"The initial concept represents a propulsion system architecture which is driven by flight safety considerations and by the requirements to minimise exhaust gas and noise emissions, in particular to mitigate the sonic boom," said Jean Botti Chief Technical Officer of EADS. "We are on a very early stage with this research programme. First series planes flying with technology resulting from this concept will not fly before 2040".

Three types of engines are operated in sequence for the various flight phases of a long-range flight at hypersonic cruise speed. Mastering the ascent and descent phases of the flight profile will be eased by the know-how derived from research done on the Astrium spaceplane over the past five years.

The thrust required for the ZEHST's initial flight phase – beginning with the normal takeoff from a standard runway through to the initial cruise, the climb to 5km altitude and acceleration to Mach 0.8 – will be provided by two high-power, low-bypass turbojet engines without afterburners (reheat), that operate on biofuel.

Ignition and operation of two small liquid hydrogen / liquid oxygen-powered booster rocket engines followed by the ignition of a larger one (derived from the types used in the Ariane commercial launch vehicle) enable the aircraft's continued steep climb towards the cruising altitude and the acceleration through the transonic speed regime up to a speed of Mach 2.5.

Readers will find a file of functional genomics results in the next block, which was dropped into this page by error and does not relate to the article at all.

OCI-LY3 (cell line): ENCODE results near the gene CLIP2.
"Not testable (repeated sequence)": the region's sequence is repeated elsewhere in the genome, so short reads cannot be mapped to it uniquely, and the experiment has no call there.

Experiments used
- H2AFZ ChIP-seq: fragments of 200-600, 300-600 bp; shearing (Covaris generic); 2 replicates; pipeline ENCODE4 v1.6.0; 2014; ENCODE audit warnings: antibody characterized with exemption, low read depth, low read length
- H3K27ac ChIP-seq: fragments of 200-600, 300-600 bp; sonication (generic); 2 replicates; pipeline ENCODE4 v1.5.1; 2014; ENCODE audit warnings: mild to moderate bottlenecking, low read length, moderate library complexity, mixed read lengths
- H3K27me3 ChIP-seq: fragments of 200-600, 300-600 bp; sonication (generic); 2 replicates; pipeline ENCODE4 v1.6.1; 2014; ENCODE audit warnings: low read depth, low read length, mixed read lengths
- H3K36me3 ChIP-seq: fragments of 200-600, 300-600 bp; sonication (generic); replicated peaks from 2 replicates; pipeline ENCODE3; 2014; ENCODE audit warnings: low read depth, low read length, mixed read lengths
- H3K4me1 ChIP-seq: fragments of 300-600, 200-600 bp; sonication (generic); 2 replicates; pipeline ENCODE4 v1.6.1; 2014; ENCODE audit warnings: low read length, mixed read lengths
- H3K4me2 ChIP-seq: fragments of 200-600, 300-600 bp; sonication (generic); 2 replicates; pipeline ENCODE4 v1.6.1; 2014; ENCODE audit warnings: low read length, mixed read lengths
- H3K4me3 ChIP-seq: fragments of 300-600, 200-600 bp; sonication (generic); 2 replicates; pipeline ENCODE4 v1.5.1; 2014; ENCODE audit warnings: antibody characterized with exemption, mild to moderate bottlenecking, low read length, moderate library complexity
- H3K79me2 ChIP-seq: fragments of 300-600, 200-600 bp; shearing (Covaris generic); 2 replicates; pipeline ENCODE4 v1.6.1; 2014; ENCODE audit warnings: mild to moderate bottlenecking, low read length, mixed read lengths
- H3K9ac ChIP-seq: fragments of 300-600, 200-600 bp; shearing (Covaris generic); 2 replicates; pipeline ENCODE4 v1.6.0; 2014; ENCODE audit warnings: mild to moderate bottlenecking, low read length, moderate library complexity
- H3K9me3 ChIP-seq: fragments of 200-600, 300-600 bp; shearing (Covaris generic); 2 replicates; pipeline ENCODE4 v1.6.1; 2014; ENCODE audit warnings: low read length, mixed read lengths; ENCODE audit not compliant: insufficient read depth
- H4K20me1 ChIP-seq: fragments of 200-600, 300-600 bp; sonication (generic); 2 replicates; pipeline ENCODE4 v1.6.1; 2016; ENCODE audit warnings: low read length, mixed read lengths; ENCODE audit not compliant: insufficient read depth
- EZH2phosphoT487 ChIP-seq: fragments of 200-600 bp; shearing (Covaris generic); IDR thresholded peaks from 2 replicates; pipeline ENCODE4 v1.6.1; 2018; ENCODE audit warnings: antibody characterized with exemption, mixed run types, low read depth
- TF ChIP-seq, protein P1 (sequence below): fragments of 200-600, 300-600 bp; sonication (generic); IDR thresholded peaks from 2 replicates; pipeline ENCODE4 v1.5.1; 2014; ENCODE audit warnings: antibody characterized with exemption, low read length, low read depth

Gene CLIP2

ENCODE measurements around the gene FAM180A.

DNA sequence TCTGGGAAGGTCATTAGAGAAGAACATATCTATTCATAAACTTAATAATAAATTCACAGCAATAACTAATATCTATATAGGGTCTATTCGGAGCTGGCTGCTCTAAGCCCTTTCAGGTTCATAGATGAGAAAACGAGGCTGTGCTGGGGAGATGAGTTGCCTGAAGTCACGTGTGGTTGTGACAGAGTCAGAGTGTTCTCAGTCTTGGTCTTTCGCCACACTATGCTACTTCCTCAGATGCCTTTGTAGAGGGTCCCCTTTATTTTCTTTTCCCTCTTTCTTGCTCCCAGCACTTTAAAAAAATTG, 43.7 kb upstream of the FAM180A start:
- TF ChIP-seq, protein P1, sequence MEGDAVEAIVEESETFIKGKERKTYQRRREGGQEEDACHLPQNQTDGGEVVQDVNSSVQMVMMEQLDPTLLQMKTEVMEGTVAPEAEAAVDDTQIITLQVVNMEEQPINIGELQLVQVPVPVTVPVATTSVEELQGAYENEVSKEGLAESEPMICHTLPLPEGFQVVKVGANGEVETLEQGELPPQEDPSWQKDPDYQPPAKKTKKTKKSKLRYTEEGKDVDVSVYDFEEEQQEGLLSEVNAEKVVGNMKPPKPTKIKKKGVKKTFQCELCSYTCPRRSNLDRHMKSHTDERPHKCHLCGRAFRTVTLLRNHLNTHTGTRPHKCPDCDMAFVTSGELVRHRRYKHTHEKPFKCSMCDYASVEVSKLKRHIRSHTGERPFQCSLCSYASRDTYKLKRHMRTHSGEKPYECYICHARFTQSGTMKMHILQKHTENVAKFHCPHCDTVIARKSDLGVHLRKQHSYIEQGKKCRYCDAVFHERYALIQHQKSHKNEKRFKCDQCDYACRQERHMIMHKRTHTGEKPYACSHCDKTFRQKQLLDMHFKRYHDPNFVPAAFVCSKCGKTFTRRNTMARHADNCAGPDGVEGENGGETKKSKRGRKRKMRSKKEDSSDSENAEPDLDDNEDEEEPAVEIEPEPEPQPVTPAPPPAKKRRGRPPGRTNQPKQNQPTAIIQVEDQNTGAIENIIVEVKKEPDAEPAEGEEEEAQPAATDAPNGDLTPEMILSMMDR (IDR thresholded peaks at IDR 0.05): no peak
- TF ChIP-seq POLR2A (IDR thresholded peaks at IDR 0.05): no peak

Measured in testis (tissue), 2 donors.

-2-Once sufficient speed has been reached and an altitude of 23km attained, two air- breathing hydrogen-fuelled ramjets are employed for the aircraft's cruise flight at beyond Mach 4, the optimum Mach number in terms of fuel consumption, and at an altitude of up to about 32km.

When approaching the destination, a gliding descent and deceleration to subsonic speed will be performed, followed by the re-ignition of the aircraft's turbojets at an altitude of 10km for the approach to a normal landing – with sufficient thrust output to allow the possibility of a runway go-around or diversion to another airport should it be necessary.

An overarching design criterion of the ZEHST concept is that passengers should have a 'normal', comfortable in-flight experience without requiring any special equipment or training. For a short period of time during the steep rocket engine-powered climb and acceleration, ZEHST passengers would feel mild acceleration forces, not exceeding 1.2g.

The ZEHST programme is in part a product of a French-Japanese cooperation, as the Groupement des Industries Françaises Aéronautiques et Spatiales (GIFAS) and the Society of Japanese Aerospace Companies (SJAC) signed a Supersonic Technologies Cooperation Agreement during the 2005 Paris Air Show.

Press release issued by Airbus Group Innovations on June 21, 2011


 Contact details from our directory:
Airbus Group Innovations Research/Consulting Services, Technical/Eng/Scientific Studies, Project Management
Airbus Defence and Space
ONERA Office national d’Etudes et de Recherches Aérospatiales Research/Consulting Services, Technical/Eng/Scientific Studies, Wind Tunnels